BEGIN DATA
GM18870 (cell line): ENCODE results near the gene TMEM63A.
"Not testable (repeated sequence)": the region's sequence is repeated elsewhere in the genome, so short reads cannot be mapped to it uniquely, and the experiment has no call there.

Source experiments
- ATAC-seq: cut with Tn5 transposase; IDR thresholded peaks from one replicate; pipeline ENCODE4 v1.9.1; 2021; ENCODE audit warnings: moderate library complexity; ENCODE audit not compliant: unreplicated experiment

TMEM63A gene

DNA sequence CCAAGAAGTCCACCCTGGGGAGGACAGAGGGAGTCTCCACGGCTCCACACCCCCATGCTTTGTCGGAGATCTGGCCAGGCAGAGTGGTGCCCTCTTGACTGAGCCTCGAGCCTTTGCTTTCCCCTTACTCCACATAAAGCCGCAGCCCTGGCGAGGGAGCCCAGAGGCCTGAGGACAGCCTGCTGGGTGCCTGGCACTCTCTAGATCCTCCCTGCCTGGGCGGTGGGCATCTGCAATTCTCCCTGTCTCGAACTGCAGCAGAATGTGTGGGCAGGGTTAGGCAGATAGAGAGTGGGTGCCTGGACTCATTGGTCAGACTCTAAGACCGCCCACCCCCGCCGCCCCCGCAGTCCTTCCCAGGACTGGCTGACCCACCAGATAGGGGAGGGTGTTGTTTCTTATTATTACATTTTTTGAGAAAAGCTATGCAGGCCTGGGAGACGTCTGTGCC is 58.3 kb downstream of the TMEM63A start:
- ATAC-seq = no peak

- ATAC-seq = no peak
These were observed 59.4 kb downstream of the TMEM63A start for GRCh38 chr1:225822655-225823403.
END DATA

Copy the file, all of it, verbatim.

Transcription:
GM18870 (cell line): ENCODE results near the gene TMEM63A.
"Not testable (repeated sequence)": the region's sequence is repeated elsewhere in the genome, so short reads cannot be mapped to it uniquely, and the experiment has no call there.

Source experiments
- ATAC-seq: cut with Tn5 transposase; IDR thresholded peaks from one replicate; pipeline ENCODE4 v1.9.1; 2021; ENCODE audit warnings: moderate library complexity; ENCODE audit not compliant: unreplicated experiment

TMEM63A gene

DNA sequence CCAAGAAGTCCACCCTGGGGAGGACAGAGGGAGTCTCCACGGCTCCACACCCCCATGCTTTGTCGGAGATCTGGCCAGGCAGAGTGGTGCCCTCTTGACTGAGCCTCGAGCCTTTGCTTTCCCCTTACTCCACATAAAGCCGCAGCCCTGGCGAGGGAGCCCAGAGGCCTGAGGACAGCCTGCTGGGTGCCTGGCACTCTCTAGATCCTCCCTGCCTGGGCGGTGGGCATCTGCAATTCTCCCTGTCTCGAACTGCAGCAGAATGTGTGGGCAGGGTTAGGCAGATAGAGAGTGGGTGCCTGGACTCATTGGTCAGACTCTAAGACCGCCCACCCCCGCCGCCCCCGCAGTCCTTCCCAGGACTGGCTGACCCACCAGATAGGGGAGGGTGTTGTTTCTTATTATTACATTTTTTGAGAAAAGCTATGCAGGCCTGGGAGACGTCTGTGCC is 58.3 kb downstream of the TMEM63A start:
- ATAC-seq = no peak

- ATAC-seq = no peak
These were observed 59.4 kb downstream of the TMEM63A start for GRCh38 chr1:225822655-225823403.